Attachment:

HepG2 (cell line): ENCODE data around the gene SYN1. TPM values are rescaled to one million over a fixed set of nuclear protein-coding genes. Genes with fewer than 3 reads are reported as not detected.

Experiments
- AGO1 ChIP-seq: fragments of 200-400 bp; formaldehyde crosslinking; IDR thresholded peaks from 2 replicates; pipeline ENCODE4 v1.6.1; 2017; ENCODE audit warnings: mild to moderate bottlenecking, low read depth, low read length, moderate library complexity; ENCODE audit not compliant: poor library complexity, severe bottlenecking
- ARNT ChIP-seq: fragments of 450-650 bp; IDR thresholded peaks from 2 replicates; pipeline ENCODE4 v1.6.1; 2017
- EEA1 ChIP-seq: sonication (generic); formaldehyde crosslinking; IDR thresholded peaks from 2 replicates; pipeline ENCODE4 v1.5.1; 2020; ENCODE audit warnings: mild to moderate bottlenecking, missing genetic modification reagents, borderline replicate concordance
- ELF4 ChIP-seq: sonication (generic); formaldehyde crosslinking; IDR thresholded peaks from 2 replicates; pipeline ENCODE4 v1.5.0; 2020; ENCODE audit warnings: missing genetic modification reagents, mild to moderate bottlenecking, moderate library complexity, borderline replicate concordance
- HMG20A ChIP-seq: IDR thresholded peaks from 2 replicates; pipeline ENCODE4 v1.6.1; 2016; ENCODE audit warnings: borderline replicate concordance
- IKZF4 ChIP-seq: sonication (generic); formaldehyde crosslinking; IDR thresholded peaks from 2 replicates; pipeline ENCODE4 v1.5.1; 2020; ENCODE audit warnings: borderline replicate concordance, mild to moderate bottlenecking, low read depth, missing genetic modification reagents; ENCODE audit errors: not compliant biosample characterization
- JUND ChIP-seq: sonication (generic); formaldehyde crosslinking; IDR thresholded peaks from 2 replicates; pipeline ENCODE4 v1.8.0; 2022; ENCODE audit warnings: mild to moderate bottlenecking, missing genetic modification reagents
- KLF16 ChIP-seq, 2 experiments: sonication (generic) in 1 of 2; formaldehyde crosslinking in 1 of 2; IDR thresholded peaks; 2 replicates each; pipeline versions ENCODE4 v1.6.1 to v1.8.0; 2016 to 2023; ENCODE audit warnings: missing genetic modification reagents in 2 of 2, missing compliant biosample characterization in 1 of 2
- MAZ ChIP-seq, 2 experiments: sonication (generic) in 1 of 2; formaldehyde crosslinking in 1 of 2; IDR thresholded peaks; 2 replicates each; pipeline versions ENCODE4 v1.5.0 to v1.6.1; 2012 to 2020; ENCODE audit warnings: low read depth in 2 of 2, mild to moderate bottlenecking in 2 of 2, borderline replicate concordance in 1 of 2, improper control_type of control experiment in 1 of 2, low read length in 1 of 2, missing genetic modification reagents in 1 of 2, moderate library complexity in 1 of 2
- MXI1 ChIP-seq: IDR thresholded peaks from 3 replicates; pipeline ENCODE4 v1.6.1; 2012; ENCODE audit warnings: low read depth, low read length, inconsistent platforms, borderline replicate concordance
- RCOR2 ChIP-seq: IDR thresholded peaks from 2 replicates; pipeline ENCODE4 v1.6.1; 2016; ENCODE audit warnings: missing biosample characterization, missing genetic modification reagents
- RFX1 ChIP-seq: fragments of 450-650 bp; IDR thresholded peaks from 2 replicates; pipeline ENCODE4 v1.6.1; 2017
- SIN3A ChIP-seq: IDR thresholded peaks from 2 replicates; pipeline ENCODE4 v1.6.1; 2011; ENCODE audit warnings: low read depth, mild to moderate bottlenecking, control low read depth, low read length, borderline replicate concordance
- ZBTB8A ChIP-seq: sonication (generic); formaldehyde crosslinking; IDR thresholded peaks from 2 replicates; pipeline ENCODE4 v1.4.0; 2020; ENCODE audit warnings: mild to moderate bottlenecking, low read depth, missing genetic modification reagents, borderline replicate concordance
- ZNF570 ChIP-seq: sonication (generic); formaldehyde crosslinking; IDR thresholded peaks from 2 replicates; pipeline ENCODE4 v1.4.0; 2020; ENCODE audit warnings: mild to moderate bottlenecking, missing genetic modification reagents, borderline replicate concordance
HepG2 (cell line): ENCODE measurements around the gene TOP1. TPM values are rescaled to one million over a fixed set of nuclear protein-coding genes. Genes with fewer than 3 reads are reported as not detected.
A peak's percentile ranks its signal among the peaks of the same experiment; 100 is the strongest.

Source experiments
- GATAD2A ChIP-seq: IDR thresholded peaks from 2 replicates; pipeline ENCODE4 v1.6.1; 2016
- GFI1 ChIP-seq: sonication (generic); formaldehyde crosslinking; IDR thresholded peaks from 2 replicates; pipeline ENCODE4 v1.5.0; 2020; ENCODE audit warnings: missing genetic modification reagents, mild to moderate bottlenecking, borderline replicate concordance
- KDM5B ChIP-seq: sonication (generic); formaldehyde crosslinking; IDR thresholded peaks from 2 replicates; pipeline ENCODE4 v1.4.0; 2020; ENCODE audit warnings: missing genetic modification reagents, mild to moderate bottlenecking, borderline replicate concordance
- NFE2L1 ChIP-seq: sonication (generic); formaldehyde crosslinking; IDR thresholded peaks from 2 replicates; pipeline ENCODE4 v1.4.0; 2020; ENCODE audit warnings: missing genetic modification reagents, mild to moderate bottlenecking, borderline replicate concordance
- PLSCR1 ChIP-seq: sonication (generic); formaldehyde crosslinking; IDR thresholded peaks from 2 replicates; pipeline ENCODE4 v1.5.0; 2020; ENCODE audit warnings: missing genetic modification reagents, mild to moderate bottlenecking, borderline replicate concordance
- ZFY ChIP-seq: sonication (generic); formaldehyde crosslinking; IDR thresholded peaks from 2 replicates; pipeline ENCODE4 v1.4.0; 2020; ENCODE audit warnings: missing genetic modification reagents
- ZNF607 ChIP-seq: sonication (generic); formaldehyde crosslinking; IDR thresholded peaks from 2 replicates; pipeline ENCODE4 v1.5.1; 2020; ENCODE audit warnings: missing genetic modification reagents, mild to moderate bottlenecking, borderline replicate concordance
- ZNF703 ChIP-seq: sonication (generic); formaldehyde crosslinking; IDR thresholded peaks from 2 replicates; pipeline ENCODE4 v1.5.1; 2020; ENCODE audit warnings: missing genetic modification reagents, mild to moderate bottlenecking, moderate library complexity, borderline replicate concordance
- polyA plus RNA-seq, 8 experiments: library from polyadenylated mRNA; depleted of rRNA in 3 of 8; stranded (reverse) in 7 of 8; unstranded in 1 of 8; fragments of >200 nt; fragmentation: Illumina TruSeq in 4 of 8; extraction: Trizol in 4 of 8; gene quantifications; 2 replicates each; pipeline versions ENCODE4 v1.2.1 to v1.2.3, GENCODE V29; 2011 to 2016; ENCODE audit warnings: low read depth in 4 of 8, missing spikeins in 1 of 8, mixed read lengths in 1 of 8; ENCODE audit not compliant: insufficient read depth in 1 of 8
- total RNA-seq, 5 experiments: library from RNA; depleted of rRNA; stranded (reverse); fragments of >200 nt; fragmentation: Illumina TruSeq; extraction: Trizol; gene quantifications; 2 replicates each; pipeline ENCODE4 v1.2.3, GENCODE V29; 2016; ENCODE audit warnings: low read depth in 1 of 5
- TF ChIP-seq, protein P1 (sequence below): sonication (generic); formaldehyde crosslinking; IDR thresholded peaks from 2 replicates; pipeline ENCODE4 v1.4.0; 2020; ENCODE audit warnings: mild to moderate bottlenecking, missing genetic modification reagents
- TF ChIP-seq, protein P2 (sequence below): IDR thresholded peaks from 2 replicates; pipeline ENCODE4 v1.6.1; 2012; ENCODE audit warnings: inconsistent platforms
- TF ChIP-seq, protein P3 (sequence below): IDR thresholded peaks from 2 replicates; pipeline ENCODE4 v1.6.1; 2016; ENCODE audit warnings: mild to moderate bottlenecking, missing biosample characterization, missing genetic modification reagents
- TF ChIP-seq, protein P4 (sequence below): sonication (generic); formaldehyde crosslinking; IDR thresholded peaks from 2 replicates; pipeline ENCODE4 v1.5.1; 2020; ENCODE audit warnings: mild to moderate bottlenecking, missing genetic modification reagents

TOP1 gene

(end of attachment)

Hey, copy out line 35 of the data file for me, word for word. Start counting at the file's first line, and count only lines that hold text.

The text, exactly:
TOP1 gene